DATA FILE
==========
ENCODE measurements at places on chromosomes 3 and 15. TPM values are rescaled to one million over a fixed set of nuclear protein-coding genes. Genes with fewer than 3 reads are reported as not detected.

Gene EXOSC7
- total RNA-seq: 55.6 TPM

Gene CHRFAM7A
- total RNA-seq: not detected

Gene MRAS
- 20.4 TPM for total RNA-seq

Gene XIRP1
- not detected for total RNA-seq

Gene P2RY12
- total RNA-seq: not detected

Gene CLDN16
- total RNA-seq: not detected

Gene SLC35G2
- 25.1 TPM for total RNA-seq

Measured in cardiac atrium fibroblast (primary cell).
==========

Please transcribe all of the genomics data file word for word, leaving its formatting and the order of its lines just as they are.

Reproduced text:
ENCODE measurements at places on chromosomes 3 and 15. TPM values are rescaled to one million over a fixed set of nuclear protein-coding genes. Genes with fewer than 3 reads are reported as not detected.

Gene EXOSC7
- total RNA-seq: 55.6 TPM

Gene CHRFAM7A
- total RNA-seq: not detected

Gene MRAS
- 20.4 TPM for total RNA-seq

Gene XIRP1
- not detected for total RNA-seq

Gene P2RY12
- total RNA-seq: not detected

Gene CLDN16
- total RNA-seq: not detected

Gene SLC35G2
- 25.1 TPM for total RNA-seq

Measured in cardiac atrium fibroblast (primary cell).